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“Cultural Critics” — An Entry in the Creative Writing Challenge has sponsored a Creative Writing Challenge, in which one is to write a story, 750 words or less, containing specific words named in the Challenge. Each word is to be linked to the corresponding dictionary entry.

As you can see, they didn’t choose everyday words. My very short story, only 736 words in length, is called Cultural Critics, and you can read it under the cut: 

Cultural Critics

Attend a party full of cultural critics, came Tamar’s grim thought, and you deserve what you get.

Academic social events were bad enough, but it required no mantic talents to predict that a reception for the Center for Popular Civilization would feature a flood of sneering, rarified, self-congratulatory and deliberately opaque remarks, filling the room to its occupants’ perpetually raised eyebrows. As Tamar expected, each guest seemed to be shouting his or her pet distillation of the zeitgeist in the ear of anyone who would listen, with the result that no one heard anything. This, she realized, smiling wryly at the serendipity of it, could serve as a model for the praxis of the whole benighted department. These were the sort of people who would extol the virtues of the working class while flaunting their superior vocabularies and command of obscure theory no one else read.

Even the refreshments seemed to reflect a nauseating self-consciousness. Pad thai, couscous, blini and dolmades all seemed to proclaim that here was a Multicultural Table For the Ages. A massive, semilunar hunk of halva dominated the center, although Tamar would have wagered a month’s meager salary that there was not a single member of the faculty with any genuine Middle Eastern, Near Eastern or Judaic background. It was just another affectation. Tamar herself had swallowed more halva in her lifetime than she’d care to remember, at endless bar mitzvahs, weddings and even Thanksgiving dinners; with a Jewish father and an Armenian mother, there’d been no way to escape it. So far as she was concerned it had no sapid character at all; its cloying sweetness was only slightly less nauseating than its gritty texture, and in her own home, now that she had one, she had declared it to be contraband

If she was getting personally offended by the choice of desserts then she knew things were getting out of hand. No doubt both her therapist and her yoga instructor would view this as a perfect opportunity for her to cultivate some ataraxia, something for which she had little native talent. Dutifully she closed her eyes and tried to focus on her breathing, imagining each breath as a flow of energy from the world to her body and back again. It didn’t work; she kept imagining a flow of intellectual flatulence instead.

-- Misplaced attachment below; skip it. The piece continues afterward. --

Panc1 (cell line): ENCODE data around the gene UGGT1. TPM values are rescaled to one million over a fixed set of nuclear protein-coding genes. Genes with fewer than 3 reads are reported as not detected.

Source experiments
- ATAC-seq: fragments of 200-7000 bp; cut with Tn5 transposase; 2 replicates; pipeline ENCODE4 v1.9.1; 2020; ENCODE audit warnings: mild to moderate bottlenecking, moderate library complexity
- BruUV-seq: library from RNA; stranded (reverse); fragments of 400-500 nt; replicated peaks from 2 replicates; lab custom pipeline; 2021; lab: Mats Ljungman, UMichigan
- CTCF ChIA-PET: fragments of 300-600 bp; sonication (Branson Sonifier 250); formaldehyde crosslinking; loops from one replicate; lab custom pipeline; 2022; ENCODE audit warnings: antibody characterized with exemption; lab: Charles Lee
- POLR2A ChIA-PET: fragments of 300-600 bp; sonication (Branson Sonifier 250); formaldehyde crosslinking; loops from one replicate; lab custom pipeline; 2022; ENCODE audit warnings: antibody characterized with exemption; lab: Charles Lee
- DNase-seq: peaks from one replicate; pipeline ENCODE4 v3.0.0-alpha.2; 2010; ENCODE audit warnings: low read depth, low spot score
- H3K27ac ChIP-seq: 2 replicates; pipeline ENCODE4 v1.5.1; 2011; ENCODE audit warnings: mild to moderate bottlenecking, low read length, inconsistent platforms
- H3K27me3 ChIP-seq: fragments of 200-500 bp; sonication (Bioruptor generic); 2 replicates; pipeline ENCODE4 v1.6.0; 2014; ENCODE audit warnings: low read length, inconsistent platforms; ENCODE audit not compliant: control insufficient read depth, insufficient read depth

Ellison came gliding across the room towards her. Too slow to connive a way to escape, she rearranged her face into what she barely hoped was a smile.

“Tamar my darling, I just wanted to thank you for that excellent job you did on the slash article. We’ll be sure to think of you next time.” Ellison’s grin displayed all the sincerity of a presidential campaign ad. He’d asked her to write a journal note on “slash” fan fiction as a manifestation of the general alienation of Western readers towards their own affinitive tendencies. As it was a topic which she considered to be nearly perfect nonsense, she’d given it only a lick and a promise – something of which he must surely be aware.

“Why thank you, Henry. It was a pleasure to attack such a relevant, hip theme.”

She hoped he’d wander off to find someone more interesting soon; deliberately falsifying her feelings for more than five minutes always gave her a migraine.

“Well, perhaps you’d consider some really state-of-the art cultural critiques.”

“Such as?” Count backwards from twenty, thinking of the shakras in the head, the eyes, the – 

“Perhaps the whole notion of ‘genocide’ as a cultural marker.” Ellison was looking even more pleased with himself than before.

“What?” Tamar’s eyes refocused.

“Yes, there are such contentions over the concept of ‘genocide.’ The Jews and the Armenians fight over it, we wrangle over it in foreign policy. Such hysterics over a word! What a delightful piece it would make.”

Ellison’s eyes were on hers, narrowed and as shrewd as Ellison ever was, awaiting her reaction.

Tamar stopped just long enough to assure herself that he actually was aware of her ethnic background. She held up a finger for him to wait a moment. Then she marched over to the table and cut a hand-sized slab of halva. Hefting this item, she spun on her heel and returned to Ellison, who was still grinning madly.

“Here, Henry, is a delightful piece of cultural criticism.”

She mashed it into his face.


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